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© 2010

Introduction to the Functional Renormalization Group

  • Through its special emphasis on the functional renormalization group, this is the only monograph at graduate textbook level to deal in depth with the most modern and powerful formulation of the renormalization group approach to quantum many-body systems

Book

Part of the Lecture Notes in Physics book series (LNP, volume 798)

Table of contents

  1. Front Matter
    Pages i-xiv
  2. Foundations of the Renormalization Group

    1. Front Matter
      Pages 1-3
    2. Peter Kopietz, Lorenz Bartosch, Florian Schütz
      Pages 5-22
    3. Peter Kopietz, Lorenz Bartosch, Florian Schütz
      Pages 23-52
    4. Peter Kopietz, Lorenz Bartosch, Florian Schütz
      Pages 53-89
    5. Peter Kopietz, Lorenz Bartosch, Florian Schütz
      Pages 91-121
    6. Peter Kopietz, Lorenz Bartosch, Florian Schütz
      Pages 123-139
  3. Introduction to the Functional Renormalization Group

    1. Front Matter
      Pages 141-145
    2. Peter Kopietz, Lorenz Bartosch, Florian Schütz
      Pages 147-180
    3. Peter Kopietz, Lorenz Bartosch, Florian Schütz
      Pages 181-208
    4. Peter Kopietz, Lorenz Bartosch, Florian Schütz
      Pages 209-232
    5. Peter Kopietz, Lorenz Bartosch, Florian Schütz
      Pages 233-247
  4. Functional Renormalization Group Approach to Fermions

    1. Front Matter
      Pages 249-254
    2. Peter Kopietz, Lorenz Bartosch, Florian Schütz
      Pages 255-303
    3. Peter Kopietz, Lorenz Bartosch, Florian Schütz
      Pages 305-326
    4. Peter Kopietz, Lorenz Bartosch, Florian Schütz
      Pages 327-368
  5. Back Matter
    Pages 369-375

About this book

Introduction

This book, based on a graduate course given by the authors, is a pedagogic and self-contained introduction to the renormalization group with special emphasis on the functional renormalization group. The functional renormalization group is a modern formulation of the Wilsonian renormalization group in terms of formally exact functional differential equations for generating functionals.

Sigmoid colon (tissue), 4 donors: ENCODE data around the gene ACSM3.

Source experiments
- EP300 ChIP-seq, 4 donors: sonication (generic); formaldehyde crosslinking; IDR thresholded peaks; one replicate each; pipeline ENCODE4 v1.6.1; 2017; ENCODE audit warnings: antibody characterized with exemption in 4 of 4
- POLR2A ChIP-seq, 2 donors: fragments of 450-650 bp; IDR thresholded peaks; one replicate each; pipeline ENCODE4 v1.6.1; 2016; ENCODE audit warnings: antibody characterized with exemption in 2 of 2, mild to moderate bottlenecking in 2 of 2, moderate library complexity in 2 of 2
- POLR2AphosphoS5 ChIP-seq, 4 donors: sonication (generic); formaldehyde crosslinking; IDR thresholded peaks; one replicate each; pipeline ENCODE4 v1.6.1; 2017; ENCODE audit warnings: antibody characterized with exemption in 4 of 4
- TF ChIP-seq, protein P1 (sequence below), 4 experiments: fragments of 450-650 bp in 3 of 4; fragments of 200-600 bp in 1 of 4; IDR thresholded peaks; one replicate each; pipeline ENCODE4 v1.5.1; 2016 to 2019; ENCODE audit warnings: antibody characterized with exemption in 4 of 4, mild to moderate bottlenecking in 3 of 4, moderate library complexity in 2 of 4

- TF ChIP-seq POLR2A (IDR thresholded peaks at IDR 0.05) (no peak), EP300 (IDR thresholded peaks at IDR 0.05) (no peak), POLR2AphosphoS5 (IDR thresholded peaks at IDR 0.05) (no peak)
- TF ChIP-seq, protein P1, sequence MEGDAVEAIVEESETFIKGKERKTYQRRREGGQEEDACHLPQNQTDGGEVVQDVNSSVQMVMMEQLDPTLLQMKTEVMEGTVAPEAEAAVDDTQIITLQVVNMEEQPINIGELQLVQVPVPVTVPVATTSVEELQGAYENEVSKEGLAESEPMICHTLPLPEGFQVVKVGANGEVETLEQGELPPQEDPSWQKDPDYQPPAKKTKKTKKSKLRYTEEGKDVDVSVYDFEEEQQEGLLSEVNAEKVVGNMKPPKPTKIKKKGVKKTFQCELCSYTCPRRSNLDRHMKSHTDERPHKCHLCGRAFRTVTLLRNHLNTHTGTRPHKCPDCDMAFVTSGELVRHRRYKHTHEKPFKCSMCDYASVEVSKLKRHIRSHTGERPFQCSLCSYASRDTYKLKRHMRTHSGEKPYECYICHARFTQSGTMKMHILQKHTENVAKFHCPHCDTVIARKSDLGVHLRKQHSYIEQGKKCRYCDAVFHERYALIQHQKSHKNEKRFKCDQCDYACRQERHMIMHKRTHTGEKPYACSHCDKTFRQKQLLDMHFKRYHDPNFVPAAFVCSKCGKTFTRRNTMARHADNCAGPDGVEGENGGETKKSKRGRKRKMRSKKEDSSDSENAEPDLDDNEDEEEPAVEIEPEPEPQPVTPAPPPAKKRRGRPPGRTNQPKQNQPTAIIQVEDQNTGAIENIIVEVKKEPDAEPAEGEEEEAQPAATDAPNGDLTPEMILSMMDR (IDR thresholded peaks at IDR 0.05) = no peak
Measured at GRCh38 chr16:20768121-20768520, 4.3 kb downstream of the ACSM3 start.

In Part I the reader is introduced to the basic concepts of the renormalization group idea, requiring only basic knowledge of equilibrium statistical mechanics. More advanced methods, such as diagrammatic perturbation theory, are introduced step by step.

Part II then gives a self-contained introduction to the functional renormalization group. After a careful definition of various types of generating functionals, the renormalization group flow equations for these functionals are derived. This procedure is shown to encompass the traditional method of the mode elimination steps of the Wilsonian renormalization group procedure. Then, approximate solutions of these flow equations using expansions in powers of irreducible vertices or in powers of derivatives are given.

Finally, in Part III the exact hierarchy of functional renormalization group flow equations for the irreducible vertices is used to study various aspects of non-relativistic fermions, including the so-called BCS-BEC crossover, thereby making the link to contemporary research topics.

Keywords

Renormalization group functional renormalization group phase transitions and critical phenomena quantum many-body theory strongly correlated electrons

Authors and affiliations

  1. 1.FB 13 Physik, Inst. Theoretische PhysikUniversität FrankfurtFrankfurtGermany
  2. 2.FB 13 Physik, Inst. Theoretische Physik/AstrophysikUniversität FrankfurtFrankfurtGermany
  3. 3.FB 13 Physik, Inst. Theoretische Physik/AstrophysikUniversität FrankfurtFrankfurtGermany

Bibliographic information

Reviews

From the reviews:

“The authors of this textbook provide a comprehensive introduction to the method, including its foundation in the renormalization group … . an excellent introduction to the method, recommendable to anyone who is looking for a powerful method to deal with non-perturbative (and perturbative) problems in the continuum. The introduction is lucid and quite accessible. The book is definitely recommended for anyone interested in such an approach. … it would serve well as a basis for an introductory course for advanced graduate and Ph.D. students.” (Axel Maas, Mathematical Reviews, Issue 2011 h)